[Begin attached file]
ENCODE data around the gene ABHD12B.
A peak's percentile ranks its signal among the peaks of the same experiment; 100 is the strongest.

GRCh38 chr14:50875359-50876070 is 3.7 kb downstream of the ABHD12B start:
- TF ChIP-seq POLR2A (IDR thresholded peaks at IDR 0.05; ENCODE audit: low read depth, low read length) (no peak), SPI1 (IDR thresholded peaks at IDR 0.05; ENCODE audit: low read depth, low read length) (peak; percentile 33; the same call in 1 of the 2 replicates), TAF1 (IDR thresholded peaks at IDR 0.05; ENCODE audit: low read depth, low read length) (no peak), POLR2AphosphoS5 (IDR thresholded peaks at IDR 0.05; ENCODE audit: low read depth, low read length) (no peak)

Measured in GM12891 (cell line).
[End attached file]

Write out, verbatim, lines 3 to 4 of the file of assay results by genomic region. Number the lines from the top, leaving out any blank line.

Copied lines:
GRCh38 chr14:50875359-50876070 is 3.7 kb downstream of the ABHD12B start:
- TF ChIP-seq POLR2A (IDR thresholded peaks at IDR 0.05; ENCODE audit: low read depth, low read length) (no peak), SPI1 (IDR thresholded peaks at IDR 0.05; ENCODE audit: low read depth, low read length) (peak; percentile 33; the same call in 1 of the 2 replicates), TAF1 (IDR thresholded peaks at IDR 0.05; ENCODE audit: low read depth, low read length) (no peak), POLR2AphosphoS5 (IDR thresholded peaks at IDR 0.05; ENCODE audit: low read depth, low read length) (no peak)